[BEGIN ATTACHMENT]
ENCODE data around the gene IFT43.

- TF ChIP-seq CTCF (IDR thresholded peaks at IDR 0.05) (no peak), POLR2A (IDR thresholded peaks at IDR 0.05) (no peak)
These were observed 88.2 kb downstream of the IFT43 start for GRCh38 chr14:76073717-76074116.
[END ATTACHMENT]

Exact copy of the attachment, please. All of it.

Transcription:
ENCODE data around the gene IFT43.

- TF ChIP-seq CTCF (IDR thresholded peaks at IDR 0.05) (no peak), POLR2A (IDR thresholded peaks at IDR 0.05) (no peak)
These were observed 88.2 kb downstream of the IFT43 start for GRCh38 chr14:76073717-76074116.